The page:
While studying poetry in New York, Elizabeth Estella Valverde started delving more into the work of famous poets William Carlos Williams and Allen Ginsberg.
Her fiancé is from Paterson, which also happens to be where Ginsberg grew up.
She says she fell in love with the city rich in literary history and made the move to call it home.
“I understand why this city inspired two of the greatest American poets, and I thought, I need to be working out of that space,” said Valverde.
Beat poet Allen Ginsberg’s poem “Howl” is considered one of the most significant works of American literature. The city of Paterson’s poetry center gives out an award in Ginsberg’s name every year.
“You also have some really important visual artists like George Tice, the photographer whose work and initial works were on Paterson, and the famous landscape artist who never comes into the picture, Robert Smithson. Unfortunately he died a bit young as many fantastic artists often do but he began his work in Paterson, though he was from Passaic,” Valverde said.
Jersey-born poet William Carlos Williams was also inspired by the city. His epic poem “Paterson” centers on the city and the Great Falls.
Williams was also a doctor, he served as the head pediatrician of Passaic General in Paterson for nearly 40 years.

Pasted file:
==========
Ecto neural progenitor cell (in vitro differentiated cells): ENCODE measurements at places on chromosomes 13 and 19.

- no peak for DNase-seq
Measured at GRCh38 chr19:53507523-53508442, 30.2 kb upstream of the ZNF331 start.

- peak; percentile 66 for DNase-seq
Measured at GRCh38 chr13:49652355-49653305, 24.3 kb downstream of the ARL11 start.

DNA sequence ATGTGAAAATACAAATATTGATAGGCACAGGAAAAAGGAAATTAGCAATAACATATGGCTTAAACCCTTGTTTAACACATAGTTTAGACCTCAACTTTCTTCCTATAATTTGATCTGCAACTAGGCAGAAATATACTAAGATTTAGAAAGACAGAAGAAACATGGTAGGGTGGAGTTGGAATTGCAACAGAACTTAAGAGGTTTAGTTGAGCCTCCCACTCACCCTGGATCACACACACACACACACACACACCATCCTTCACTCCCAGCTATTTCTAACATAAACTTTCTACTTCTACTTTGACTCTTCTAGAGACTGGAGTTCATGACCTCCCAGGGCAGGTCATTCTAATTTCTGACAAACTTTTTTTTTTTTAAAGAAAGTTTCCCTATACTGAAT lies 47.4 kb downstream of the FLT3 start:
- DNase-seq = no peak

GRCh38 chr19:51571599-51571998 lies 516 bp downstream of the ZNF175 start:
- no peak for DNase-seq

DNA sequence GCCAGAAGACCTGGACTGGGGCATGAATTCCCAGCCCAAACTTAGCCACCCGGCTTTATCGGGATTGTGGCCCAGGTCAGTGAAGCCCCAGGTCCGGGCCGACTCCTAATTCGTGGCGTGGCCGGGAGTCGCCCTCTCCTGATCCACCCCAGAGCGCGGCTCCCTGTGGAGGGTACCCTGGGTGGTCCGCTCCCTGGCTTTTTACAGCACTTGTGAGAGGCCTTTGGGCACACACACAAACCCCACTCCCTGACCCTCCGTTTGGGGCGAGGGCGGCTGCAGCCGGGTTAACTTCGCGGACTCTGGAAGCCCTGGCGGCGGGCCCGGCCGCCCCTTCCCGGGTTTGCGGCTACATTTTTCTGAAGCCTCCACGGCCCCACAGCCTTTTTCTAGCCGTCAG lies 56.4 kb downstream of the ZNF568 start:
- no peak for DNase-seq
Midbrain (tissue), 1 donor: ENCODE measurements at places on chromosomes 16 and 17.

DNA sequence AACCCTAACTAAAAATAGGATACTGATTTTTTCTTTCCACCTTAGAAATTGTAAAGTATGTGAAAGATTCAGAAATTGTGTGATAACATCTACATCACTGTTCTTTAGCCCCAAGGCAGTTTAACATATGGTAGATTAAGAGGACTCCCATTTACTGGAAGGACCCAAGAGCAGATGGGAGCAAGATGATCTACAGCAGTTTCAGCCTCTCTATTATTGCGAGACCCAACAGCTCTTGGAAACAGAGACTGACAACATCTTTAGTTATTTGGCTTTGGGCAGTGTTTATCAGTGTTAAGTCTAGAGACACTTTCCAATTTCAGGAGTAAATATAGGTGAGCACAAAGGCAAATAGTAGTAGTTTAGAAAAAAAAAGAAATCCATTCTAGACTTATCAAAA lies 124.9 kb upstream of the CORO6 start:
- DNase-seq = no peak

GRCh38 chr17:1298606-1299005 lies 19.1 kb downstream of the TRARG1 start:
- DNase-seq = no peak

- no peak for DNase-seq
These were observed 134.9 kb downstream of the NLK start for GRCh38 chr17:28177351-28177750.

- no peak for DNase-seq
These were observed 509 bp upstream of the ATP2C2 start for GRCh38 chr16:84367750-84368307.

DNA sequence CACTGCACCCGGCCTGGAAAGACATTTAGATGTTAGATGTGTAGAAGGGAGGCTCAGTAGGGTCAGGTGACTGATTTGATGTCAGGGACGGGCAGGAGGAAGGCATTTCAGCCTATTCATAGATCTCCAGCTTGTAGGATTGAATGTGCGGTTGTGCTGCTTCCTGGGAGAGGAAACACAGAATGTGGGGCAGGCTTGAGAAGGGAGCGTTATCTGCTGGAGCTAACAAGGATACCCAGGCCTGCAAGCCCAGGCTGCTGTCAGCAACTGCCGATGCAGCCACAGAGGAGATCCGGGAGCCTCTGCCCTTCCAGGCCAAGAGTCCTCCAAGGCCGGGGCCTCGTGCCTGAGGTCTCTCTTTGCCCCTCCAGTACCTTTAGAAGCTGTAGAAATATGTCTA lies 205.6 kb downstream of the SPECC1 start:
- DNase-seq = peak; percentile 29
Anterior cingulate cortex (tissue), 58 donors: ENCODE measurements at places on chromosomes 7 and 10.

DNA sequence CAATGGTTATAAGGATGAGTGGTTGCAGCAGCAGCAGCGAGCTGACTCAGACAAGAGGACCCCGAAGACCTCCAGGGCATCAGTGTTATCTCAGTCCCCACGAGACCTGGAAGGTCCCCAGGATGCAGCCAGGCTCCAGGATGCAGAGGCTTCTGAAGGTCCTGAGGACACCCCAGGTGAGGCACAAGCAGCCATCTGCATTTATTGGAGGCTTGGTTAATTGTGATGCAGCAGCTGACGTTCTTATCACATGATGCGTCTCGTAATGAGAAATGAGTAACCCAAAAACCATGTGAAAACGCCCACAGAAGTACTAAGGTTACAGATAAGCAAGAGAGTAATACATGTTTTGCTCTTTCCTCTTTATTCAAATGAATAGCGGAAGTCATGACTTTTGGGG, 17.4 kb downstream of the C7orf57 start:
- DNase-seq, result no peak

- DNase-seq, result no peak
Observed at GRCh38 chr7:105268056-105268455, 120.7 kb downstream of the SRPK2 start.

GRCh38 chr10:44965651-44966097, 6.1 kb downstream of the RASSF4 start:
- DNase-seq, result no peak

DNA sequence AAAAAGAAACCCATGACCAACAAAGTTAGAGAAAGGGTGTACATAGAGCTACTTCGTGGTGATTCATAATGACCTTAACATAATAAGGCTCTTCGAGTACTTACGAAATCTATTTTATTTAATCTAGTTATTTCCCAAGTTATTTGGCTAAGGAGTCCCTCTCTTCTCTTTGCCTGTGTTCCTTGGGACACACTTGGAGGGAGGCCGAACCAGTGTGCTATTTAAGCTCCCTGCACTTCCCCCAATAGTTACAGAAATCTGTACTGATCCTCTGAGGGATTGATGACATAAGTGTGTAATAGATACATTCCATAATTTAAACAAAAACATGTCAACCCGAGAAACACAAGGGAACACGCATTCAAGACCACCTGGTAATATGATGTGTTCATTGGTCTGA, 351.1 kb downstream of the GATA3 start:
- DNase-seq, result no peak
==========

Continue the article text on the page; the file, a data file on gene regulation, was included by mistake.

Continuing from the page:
“When you read the actual work by Williams about the city of Paterson, you understand how this man could have this love affair with a city like this,” said Valverde.
But Lewis Cole, chair of the Grass Roots Arts Commission in the City of Paterson, says over the years the arts have received less attention.
“The desires are still there to do the arts you see, but because of the sustainability and the economic challenges that we have within urban cities have us a little scattered right now,” said Cole.
That is, until now. Mayor Andre Sayegh was elected in May and he’s expressed a desire to put the spotlight back on the arts, starting by reviving the arts commission so it can start initiatives like art installation projects throughout the city.
“We are cutting the ribbon on an amphitheater at the Great Falls in a few months so we want to help bring events, we want to promote the amphitheater,” said Sayegh.
That has the principal of the Rosa Parks School of the Fine and Performing Arts hopeful about the future. She wants to see a performing arts center built in her city.
“As an alum of this school, as a singer, as someone who appreciates the arts, it will help if I see the arts program cultivated as we continue to move forward to build a better Paterson,” said Principal Jalyn Lyde.
The mayor stood alongside a crowd who all want to see the arts highlighted here once again because they themselves are actors – and singers – and poets.
“We can’t ignore any longer that Paterson needs to be treated a little better when it comes to considering our legacy in the arts,” said Valverde.